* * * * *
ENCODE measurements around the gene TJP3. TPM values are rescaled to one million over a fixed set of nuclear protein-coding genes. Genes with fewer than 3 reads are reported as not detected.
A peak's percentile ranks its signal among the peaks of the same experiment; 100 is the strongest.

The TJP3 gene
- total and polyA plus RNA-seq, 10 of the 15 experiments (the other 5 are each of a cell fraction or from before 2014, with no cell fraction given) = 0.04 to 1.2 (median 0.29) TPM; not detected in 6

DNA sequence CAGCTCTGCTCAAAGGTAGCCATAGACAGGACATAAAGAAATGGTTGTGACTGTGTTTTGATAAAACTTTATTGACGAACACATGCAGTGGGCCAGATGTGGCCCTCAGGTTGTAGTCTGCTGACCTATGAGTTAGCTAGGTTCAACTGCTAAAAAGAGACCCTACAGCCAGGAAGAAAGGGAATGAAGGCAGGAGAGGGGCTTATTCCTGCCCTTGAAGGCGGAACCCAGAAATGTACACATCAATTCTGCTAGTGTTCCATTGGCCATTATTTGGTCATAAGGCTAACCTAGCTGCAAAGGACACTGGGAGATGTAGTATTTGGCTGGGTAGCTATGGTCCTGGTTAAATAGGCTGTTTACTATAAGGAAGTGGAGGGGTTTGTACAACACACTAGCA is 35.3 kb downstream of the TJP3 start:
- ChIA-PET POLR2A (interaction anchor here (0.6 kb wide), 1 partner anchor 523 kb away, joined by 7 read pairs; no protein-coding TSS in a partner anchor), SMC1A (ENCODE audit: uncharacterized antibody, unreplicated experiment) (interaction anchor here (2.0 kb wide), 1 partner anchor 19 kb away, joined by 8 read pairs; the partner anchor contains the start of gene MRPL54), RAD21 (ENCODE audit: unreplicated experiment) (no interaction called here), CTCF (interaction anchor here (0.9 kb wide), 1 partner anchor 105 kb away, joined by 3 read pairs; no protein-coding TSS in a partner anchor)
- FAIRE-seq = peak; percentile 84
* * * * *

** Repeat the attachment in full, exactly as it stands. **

ENCODE measurements around the gene TJP3. TPM values are rescaled to one million over a fixed set of nuclear protein-coding genes. Genes with fewer than 3 reads are reported as not detected.
A peak's percentile ranks its signal among the peaks of the same experiment; 100 is the strongest.

The TJP3 gene
- total and polyA plus RNA-seq, 10 of the 15 experiments (the other 5 are each of a cell fraction or from before 2014, with no cell fraction given) = 0.04 to 1.2 (median 0.29) TPM; not detected in 6

DNA sequence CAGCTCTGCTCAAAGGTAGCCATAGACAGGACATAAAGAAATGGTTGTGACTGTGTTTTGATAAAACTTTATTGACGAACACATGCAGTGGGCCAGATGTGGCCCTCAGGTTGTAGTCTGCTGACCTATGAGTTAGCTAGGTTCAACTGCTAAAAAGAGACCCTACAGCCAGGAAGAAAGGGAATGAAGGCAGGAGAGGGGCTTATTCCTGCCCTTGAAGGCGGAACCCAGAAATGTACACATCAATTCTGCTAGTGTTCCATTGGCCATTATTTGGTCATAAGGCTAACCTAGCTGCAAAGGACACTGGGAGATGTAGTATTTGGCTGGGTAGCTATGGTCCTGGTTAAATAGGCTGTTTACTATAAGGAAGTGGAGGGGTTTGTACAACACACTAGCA is 35.3 kb downstream of the TJP3 start:
- ChIA-PET POLR2A (interaction anchor here (0.6 kb wide), 1 partner anchor 523 kb away, joined by 7 read pairs; no protein-coding TSS in a partner anchor), SMC1A (ENCODE audit: uncharacterized antibody, unreplicated experiment) (interaction anchor here (2.0 kb wide), 1 partner anchor 19 kb away, joined by 8 read pairs; the partner anchor contains the start of gene MRPL54), RAD21 (ENCODE audit: unreplicated experiment) (no interaction called here), CTCF (interaction anchor here (0.9 kb wide), 1 partner anchor 105 kb away, joined by 3 read pairs; no protein-coding TSS in a partner anchor)
- FAIRE-seq = peak; percentile 84